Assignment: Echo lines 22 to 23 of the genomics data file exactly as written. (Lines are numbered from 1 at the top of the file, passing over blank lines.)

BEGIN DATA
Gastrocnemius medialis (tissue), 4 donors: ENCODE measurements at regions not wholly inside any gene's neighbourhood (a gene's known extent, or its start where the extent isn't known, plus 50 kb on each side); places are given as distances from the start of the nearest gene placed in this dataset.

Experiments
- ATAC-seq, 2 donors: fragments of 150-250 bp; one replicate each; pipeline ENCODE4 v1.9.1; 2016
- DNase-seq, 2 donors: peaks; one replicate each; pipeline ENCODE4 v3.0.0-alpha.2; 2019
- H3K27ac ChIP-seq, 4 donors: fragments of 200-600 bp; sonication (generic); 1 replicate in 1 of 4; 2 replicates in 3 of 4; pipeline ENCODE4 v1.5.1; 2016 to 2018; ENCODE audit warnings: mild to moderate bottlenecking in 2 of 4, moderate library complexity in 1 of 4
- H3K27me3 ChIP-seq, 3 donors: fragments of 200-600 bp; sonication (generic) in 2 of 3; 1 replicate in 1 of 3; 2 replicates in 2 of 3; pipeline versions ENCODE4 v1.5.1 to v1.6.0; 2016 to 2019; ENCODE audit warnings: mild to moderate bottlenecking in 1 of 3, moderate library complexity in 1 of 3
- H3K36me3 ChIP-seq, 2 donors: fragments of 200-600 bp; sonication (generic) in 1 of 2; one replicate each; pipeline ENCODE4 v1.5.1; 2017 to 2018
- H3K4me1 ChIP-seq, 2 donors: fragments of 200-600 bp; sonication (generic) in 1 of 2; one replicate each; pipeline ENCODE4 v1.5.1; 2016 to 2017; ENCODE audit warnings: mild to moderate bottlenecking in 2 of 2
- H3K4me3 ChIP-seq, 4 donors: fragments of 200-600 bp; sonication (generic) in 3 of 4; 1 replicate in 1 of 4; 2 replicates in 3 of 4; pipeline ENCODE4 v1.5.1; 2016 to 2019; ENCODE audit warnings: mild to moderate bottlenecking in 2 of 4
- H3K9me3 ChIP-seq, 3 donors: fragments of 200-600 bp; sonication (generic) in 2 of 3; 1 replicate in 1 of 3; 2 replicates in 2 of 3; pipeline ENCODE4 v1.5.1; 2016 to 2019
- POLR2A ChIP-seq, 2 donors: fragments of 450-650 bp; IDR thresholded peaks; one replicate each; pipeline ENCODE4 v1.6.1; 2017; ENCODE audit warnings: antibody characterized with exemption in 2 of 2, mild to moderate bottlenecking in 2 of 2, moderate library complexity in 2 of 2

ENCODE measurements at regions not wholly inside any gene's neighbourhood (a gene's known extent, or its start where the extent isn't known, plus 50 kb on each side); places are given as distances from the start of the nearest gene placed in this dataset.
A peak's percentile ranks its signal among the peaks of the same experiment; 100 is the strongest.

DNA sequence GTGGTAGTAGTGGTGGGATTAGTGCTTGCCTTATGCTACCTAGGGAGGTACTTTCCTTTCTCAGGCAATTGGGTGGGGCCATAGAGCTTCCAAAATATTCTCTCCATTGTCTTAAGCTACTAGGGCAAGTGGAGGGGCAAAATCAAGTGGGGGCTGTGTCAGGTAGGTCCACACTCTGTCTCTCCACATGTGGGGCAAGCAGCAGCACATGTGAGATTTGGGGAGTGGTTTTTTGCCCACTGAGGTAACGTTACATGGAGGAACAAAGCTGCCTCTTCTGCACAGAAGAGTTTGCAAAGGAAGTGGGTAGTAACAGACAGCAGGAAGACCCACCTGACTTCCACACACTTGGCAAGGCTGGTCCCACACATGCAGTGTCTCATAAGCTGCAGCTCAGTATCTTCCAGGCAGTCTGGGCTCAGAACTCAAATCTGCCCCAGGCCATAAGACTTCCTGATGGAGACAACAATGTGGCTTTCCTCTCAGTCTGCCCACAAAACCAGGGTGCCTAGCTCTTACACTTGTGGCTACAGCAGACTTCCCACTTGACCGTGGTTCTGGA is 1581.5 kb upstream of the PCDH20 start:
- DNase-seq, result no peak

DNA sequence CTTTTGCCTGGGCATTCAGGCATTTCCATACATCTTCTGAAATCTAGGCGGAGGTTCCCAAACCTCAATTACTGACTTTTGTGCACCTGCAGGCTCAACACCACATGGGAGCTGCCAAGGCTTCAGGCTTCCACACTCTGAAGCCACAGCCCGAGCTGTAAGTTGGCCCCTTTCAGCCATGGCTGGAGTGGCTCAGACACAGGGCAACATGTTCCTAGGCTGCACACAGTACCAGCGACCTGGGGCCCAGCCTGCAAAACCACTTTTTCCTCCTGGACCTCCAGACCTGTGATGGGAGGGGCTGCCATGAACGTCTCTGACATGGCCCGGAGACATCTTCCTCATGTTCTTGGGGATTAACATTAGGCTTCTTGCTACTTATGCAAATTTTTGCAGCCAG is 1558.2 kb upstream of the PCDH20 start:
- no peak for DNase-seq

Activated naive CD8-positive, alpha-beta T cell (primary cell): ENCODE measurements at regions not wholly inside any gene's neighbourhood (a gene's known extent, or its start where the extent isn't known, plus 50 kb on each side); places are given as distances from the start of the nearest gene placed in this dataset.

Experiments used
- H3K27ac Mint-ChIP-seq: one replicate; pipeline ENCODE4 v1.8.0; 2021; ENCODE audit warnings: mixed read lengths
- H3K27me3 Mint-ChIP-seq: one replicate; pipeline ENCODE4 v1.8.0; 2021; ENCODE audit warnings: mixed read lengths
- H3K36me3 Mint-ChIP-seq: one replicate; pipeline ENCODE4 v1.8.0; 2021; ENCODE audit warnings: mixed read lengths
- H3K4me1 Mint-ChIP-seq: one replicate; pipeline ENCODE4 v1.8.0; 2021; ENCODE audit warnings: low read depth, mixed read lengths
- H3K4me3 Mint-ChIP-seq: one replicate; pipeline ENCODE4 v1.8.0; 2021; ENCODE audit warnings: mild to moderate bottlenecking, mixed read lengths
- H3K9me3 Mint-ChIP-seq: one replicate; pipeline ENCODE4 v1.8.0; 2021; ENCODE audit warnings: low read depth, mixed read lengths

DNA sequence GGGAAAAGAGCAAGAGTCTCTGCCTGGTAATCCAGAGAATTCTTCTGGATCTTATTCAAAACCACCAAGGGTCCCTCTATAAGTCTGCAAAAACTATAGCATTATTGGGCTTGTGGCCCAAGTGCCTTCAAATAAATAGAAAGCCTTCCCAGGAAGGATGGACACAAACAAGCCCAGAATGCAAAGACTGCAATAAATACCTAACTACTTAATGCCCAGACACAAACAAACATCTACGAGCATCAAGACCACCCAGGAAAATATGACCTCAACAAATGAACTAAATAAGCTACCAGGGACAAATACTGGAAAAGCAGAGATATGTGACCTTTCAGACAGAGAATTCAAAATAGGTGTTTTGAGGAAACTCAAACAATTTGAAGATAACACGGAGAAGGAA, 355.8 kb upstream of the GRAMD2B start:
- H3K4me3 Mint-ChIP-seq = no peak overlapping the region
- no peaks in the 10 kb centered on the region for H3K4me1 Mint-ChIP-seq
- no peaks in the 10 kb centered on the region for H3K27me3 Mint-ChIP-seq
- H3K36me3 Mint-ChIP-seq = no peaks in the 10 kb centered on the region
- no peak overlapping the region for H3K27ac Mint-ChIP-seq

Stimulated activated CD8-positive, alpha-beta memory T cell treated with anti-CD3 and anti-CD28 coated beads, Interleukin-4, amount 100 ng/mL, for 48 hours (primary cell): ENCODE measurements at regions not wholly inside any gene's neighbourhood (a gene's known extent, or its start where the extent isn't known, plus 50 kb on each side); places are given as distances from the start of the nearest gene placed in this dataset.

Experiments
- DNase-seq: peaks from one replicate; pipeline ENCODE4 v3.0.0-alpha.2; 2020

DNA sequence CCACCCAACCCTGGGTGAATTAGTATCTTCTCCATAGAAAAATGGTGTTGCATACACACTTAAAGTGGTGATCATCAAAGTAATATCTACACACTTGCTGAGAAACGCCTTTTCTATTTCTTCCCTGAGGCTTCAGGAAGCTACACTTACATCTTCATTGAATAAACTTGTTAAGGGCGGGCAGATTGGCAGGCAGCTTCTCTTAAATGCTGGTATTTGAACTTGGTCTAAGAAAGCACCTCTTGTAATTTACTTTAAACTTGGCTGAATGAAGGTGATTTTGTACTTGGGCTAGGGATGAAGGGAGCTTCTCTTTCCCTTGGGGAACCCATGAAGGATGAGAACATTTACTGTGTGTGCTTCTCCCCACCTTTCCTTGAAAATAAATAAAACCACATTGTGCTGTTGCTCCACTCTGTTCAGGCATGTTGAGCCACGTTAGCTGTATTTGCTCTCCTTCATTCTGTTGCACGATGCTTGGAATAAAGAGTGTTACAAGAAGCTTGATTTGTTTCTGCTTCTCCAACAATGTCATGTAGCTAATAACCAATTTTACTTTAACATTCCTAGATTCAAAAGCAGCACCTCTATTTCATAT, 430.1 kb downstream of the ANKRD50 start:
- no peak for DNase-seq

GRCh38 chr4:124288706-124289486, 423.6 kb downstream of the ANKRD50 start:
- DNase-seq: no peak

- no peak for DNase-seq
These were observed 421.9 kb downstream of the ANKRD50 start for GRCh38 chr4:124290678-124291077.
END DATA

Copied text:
- H3K36me3 Mint-ChIP-seq: one replicate; pipeline ENCODE4 v1.8.0; 2021; ENCODE audit warnings: mixed read lengths
- H3K4me1 Mint-ChIP-seq: one replicate; pipeline ENCODE4 v1.8.0; 2021; ENCODE audit warnings: low read depth, mixed read lengths